The ANC, which holds 63 per cent of seats in the national assembly, is "on the verge of a two-thirds majority", according to the Human Sciences Research Council survey of voter intentions for the 2 June poll.
It gives the runner-up New National Party (NNP) 8 per cent of the vote, down from 12 per cent four months ago. The ANC has increased its share from 57 to 62 per cent.
As the 15 parties fighting South Africa's second free elections begin campaigning in earnest this weekend, the only question is how great the ANC's majority will be. It is already known that President Nelson Mandela will retire after the election, handing over on 16 June to the current leader of the ANC, Thabo Mbeki.
Even though the ANC's first experience of government has been far from trouble free - unemployment and crime levels have never been so high - most South Africans are immeasurably better off than they were under the old apartheid regime.
The ANC has presided over schemes which, since 1994, have taken electricity to two million more homes and water to a further three million, given away thousands of acres of land and brought telephones to 1.5 million new households.
Health care and education provision have been a disappointment as resources do not match needs, and a programme to build a million homes has not been completed due, in part, to corruption and mismanagement.
With a murder rate seven times that of the United States and unemployment at about 40 per cent, South Africa might seem fertile ground for strong opposition. But the alternatives to the ANC are still tribally and racially rooted and generally hardline, calling for ultra-liberal economic policies and restoration of the death penalty.
The formerly ruling NNP - renewed essentially only by the addition of an "N" to its acronym - seems headed for extinction outside its Western Cape heartland. Its main challenger for votes from whites (12 per cent of the population) is the Democratic Party, whose supporters are younger and urban but, according to the survey, inhabit mainly the Johannesburg area, whose majority black population is overwhelmingly pro-ANC.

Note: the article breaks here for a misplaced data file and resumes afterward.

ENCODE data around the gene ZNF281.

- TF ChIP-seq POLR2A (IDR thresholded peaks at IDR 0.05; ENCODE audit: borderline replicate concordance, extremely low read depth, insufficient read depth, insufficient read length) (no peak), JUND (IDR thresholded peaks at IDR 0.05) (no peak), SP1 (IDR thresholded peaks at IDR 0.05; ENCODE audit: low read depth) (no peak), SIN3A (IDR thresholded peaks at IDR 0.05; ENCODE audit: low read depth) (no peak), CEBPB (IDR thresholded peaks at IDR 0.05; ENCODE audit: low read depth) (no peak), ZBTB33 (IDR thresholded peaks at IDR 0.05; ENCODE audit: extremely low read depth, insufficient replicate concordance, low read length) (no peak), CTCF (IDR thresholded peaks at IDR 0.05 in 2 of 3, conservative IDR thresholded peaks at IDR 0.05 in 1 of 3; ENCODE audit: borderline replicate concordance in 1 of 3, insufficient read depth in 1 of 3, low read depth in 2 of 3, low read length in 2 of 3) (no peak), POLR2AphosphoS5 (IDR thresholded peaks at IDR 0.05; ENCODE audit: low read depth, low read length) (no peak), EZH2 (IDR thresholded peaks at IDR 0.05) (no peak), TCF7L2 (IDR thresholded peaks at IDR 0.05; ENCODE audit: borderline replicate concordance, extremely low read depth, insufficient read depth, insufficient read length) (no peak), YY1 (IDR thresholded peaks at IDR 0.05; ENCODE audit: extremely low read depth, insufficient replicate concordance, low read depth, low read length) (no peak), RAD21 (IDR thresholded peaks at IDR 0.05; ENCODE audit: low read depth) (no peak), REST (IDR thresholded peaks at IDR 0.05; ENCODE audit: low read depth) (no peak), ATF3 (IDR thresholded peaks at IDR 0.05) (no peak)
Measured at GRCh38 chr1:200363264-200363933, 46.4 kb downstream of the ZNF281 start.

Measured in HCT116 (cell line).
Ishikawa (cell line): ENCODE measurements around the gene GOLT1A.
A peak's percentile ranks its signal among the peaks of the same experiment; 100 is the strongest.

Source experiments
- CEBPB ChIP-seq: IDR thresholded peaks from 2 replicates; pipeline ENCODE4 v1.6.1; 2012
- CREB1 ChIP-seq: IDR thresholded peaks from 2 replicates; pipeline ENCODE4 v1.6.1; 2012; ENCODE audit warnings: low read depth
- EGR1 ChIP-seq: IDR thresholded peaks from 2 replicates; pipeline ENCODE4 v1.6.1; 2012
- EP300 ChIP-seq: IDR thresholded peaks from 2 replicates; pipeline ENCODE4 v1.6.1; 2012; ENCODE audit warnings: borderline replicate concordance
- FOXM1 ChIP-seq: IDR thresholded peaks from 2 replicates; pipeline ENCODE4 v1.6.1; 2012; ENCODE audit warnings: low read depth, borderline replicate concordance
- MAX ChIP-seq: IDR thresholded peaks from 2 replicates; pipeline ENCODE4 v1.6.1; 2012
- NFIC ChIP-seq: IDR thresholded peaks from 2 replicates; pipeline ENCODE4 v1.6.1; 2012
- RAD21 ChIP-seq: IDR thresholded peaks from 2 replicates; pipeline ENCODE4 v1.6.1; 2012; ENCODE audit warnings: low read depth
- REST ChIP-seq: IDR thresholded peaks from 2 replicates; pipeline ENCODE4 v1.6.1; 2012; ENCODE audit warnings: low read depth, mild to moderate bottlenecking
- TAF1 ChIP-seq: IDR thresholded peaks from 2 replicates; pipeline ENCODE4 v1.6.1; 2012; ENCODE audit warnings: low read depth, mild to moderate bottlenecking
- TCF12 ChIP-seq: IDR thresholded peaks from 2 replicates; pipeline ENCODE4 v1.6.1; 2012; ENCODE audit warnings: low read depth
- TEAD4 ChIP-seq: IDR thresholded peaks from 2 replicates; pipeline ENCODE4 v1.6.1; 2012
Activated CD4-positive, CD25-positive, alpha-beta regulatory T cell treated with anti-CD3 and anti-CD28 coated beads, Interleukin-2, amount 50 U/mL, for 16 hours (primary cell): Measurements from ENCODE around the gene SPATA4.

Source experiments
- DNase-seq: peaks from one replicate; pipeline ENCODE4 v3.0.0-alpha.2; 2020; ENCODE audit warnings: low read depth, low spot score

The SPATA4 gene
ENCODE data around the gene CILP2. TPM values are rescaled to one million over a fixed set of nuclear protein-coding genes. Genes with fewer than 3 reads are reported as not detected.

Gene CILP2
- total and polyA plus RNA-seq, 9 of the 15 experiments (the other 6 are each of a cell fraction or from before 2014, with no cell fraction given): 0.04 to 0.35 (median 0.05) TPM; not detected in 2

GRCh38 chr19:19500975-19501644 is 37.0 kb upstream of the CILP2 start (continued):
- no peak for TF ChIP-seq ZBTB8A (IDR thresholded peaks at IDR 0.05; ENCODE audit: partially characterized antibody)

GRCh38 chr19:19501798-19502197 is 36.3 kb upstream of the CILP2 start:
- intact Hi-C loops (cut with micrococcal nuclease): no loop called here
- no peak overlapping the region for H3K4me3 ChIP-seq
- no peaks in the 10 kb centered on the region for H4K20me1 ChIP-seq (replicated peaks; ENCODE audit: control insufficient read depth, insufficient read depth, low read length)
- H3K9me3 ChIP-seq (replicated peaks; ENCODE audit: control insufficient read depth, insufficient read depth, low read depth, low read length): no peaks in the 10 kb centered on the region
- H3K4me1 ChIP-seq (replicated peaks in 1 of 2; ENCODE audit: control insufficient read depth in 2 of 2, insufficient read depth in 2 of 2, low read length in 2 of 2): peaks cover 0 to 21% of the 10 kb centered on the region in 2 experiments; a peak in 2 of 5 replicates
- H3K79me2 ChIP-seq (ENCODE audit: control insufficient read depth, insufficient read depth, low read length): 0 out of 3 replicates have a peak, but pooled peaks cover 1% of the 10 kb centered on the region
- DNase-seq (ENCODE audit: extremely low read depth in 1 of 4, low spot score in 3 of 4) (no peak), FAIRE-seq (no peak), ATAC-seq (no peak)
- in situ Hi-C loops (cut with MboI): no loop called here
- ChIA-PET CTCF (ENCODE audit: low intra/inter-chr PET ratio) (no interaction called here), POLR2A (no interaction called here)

So well does the ANC score in yesterday's poll that Kwa-Zulu-Natal - the fiefdom of the Inkatha Freedom Party (IFP), headed by the home affairs minister, Mangosutu Buthelezi - could be heading for a hung provincial parliament. The ANC leads the IFP by 7 per cent in the area, which includes Durban.
Similarly, for the first time the ANC is a real threat to the NNP in the Western Cape. In an area dominated by "coloured" (mixed-race) voters who feel alienated by the black majority, the ANC in this survey is ahead of the NNP. The Western Cape and KwaZulu-Natal are the two areas where there are the most fears of pre-election violence.
Party support profiles show that the ANC has maintained a solid support base among black people (70 per cent of supporters), while the NNP and the DP have mainly white support (51 and 45 per cent respectively).
Only one new party, the United Democratic Movement (UDM) plays an overtly cross-racial card with its double act leadership of Bantu Holomisa, black and from the Eastern Cape, and Roelf Meyer, a "born-again" National Party cabinet minister. But the UDM's support, in this survey, has declined from 6 to 3 per cent.
In common with other small parties, the UDM has blamed financial constraints. Mr Meyer said: "We find that the corporate supporters want to help the `politically correct' ANC. They do not have a vision of the need for an opposition to guarantee a healthy democracy."
On yesterday's survey, the 15 opposition parties will gain about 19 per cent of the vote - 5 per cent less than in 1994.Reuse content